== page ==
American Samoa

The Pacific islands of Oceania cover almost 15% of the world’s surface and are characterised by a high degree of ecosystem and species diversity. The region is characterised by thousands of isolated small coral atolls and higher volcanic islands, which has led to the high diversity of species found today. In fact, the number of plants and animals found nowhere else on earth (endemic species) is extremely high - often up to 90% for particular groups. Often, these rare and endemic species are adapted to specialised habitats and limited to small areas of a few islands.

American Samoa invasive species strategy and action plan for the only US territory in the South Pacific being such is faced with unique threats with its location from a national perspective and has a need for both nation al and regional collaborations. The ecological integrity of American Samoa is of utmost importance in the face of invasive species. The cultural identity of American Samoans is also closely tied to the ecological integrity of its natural environment.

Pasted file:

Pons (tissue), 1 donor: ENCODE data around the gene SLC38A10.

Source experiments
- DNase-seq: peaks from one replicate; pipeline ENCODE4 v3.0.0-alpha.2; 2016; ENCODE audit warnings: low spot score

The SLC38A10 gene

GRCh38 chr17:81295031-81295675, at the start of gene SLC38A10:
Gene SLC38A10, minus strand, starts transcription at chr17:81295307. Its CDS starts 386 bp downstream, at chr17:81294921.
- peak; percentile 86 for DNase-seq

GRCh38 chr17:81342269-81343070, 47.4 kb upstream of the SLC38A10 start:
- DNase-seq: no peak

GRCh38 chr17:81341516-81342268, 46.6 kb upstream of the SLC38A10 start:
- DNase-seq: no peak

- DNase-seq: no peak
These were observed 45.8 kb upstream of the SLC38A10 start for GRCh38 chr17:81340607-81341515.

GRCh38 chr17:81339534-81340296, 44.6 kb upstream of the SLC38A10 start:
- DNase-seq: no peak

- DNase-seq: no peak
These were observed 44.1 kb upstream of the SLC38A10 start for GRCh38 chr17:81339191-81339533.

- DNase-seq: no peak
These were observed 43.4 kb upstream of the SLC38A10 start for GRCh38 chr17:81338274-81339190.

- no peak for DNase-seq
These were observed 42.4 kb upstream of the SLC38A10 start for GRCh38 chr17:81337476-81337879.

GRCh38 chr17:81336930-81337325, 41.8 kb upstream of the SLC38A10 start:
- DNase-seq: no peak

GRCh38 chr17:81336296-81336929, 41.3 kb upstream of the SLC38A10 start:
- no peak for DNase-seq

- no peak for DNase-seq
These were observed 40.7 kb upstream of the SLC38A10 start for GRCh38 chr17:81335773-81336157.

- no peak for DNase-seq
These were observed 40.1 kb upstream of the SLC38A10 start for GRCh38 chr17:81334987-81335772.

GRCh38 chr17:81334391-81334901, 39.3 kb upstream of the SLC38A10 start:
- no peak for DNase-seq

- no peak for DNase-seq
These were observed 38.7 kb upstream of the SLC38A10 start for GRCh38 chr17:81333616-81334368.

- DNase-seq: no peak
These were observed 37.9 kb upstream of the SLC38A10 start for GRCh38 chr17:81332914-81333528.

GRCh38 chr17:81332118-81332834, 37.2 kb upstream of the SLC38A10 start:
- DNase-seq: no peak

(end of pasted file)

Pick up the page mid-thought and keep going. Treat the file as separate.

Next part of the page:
This is a continuation of the survey of islands in Micronesia and American Samoa for invasive plant species requested by the Pacific Islands Committee, Council of Western State Foresters. A survey of selected Micronesian islands was conducted in 1998 and was discussed in a previous report2. This report is based on perceptions gained from a trip to American Samoa from 16 to 23 July 1999, including the islands of Tutuila, Ofu, Olosega and Ta'u.

This study provides the latest, up-to-date information on the diversity of marine plants (algae and seagrasses) of American Samoa. A general introduction to marine plants is provided, with observations on the flora of the islands. An illustrated guide to 67 macroalgae and seagrasses is provided in this report. The surveys covered 26 sites from four inhabited islands Tutuila, Aunu’u, Ofu and Olosega and two smaller